In a move some residents on Facebook compared to the movie “Footloose,” a moratorium on accepting and processing amusement licenses until Sept. 6 was passed by the village council at a special meeting on July 2. Passage of the moratorium puts a temporary halt to any live music at bars or restaurants.
Mayor Rory Hoskins, however, indicated that the code may be rewritten and the ordinance lifted before the summer is over.
Hoskins and Commissioners Ryan Nero and Jessica Voogd voted in favor of the moratorium. Commissioner Joe Byrnes abstained. Commissioner Dan Novak, who publicly resigned at the last village council meeting, was not present.
A similar ordinance failed during the June 14 regularly scheduled council meeting when no second to the motion was made. That ordinance only targeted bars with A1 licenses, however, which was one of the reasons Byrnes said he didn’t second at that time. Nero and Voogd both said they thought that ordinance needed more fleshing out. The current ordinance applies to all liquor license holders.
Amusement applications, though regulated and loosely defined in the liquor code, haven’t been enforced in years, and the topic of temporarily disallowing amusement uses, such as disc jockeys or live music, was discussed at length by the ad hoc committee put together to find solutions to the current rowdiness problems with some bars on Madison Street. Committee members supported enforcing the code, which requires any establishment wishing to provide amusement to fill out an application from the village.
Amusement, in the current liquor code, is defined as “any public show, theatrical, animate or inanimate exhibition, musical, music, mechanical or manually operated entertainment device.”
Technically, according to current code, a bar or restaurant that wants to have, say, a live band play or a comedian perform is required to apply through the village. Until now, however, that wasn’t enforced.
The passage of this ordinance means that no bars of any classification can apply for a permit for entertainment until Sept. 6, and any bars that have entertainment already scheduled must cancel the act. So no live music or disc jockeys or puppet shows or singers until September.
Hoskins and the commissioners acknowledged that the current code needs to be updated, something Hoskins said he’s already working on with village attorneys.
“We have an insufficient ordinance that covers [amusements],” said Hoskins. The ordinance, he said, was adopted in the 1980s, “and what we’re finding is that it really doesn’t suit where we are.” As a result, Hoskins said, the village has asked the law firm to update the code, specifically the parts relating to amusements.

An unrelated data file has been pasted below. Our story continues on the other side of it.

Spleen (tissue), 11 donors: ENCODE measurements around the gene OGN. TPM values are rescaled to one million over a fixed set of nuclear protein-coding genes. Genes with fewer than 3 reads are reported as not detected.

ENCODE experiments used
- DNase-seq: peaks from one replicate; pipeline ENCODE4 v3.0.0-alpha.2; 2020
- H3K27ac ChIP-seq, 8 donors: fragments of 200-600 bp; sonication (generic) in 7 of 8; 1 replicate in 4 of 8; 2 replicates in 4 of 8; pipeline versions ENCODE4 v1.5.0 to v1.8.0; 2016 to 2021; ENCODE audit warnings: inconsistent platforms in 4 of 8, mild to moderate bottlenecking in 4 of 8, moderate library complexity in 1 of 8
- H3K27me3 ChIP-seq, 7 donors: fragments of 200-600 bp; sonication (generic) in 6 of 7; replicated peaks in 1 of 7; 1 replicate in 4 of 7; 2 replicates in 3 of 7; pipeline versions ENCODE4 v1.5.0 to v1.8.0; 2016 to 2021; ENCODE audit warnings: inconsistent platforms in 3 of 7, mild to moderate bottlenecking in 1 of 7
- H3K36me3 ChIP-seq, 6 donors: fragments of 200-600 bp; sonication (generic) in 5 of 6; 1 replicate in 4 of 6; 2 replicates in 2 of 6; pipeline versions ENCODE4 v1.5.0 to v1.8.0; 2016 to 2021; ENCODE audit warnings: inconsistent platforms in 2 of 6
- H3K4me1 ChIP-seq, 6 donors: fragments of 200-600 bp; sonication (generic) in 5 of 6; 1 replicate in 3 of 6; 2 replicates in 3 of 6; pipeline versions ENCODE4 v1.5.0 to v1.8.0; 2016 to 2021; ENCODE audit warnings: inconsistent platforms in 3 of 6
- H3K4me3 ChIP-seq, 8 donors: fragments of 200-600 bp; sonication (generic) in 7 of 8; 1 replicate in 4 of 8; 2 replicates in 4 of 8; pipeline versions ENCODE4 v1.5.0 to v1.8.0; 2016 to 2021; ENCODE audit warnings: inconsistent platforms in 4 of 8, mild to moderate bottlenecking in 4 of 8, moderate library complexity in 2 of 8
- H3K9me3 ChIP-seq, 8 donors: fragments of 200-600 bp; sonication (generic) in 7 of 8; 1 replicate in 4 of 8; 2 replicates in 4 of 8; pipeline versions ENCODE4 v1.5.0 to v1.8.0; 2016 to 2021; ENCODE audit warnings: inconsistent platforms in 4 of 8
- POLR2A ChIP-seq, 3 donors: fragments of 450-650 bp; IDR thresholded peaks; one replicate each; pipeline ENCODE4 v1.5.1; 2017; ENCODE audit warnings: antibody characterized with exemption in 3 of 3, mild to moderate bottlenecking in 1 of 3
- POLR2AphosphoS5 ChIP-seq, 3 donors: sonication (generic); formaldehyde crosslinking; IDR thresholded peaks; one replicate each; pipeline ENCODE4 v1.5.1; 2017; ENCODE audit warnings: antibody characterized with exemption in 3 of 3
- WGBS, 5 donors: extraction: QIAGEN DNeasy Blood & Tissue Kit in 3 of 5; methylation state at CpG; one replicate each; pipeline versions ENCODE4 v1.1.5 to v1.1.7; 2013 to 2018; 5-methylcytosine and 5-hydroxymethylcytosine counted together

Nero agreed that the current liquor code, specifically as it relates to amusements and also live music outdoors, is “a little antiquated.”
The moratorium, he said, was a chance for the council “to pause, sit down, look at the ordinance and see what makes sense for the village of Forest Park.” Nero said he wanted the village to “get it straight, have it make sense for the bar and business owners so we’re not up here again.”
Voogd voted in favor of the moratorium but said that the issue needs to be revisited.
“Unfortunately, this does need to happen to clean up the language of the ordinance and figure out what is and isn’t allowable and let everyone know the process on how to go forward to have these things,” Voogd said.
It’s consistency, said Voogd, that’s important, and taking time to have lawyers rewrite the code will offer that consistency to the village.
“I think we need to take this moment to clean [the code] up, and to make sure that everybody knows what is required of them,” Voogd said. “We owe that consistency to our business owners so that they can plan and properly run their businesses.”
The commissioners also brought up a separate but related part of the liquor code that currently prohibits beer gardens or outdoor patios associated with bars or restaurants from having any live music of any kind.
“I think there’s ways that we can rewrite that perhaps, and allow for that, to support our restaurants or bars for sure,” Nero said.
At the last regularly scheduled council meeting, Doc Ryan’s submitted an application for live music outdoors, but was denied because it was brought up that village code currently doesn’t allow outdoor beer gardens or bar or restaurant patios to have any live entertainment at all. With a rewritten code, this could change. The same would apply to Lathrop House Café, which was recently told to cease the live music performances they were holding since, according to village code, it’s currently not allowed.
Hoskins said he anticipated having a rewritten code on amusement applications and permits back from the lawyers and up for vote potentially by the July 26 village council meeting. That would cover entertainment inside bars or restaurants.
Updating the code on allowing beer gardens and patios to have live entertainment, however, might take longer, Hoskins said, and he didn’t think changes to that section of village code would be ready by then.
“We want to get it right,” Hoskins said. He suggested to the commissioners that concerns they have regarding amusements, whether related to the types of entertainment or anything else, should be communicated to Village Administrator Moses Amidei.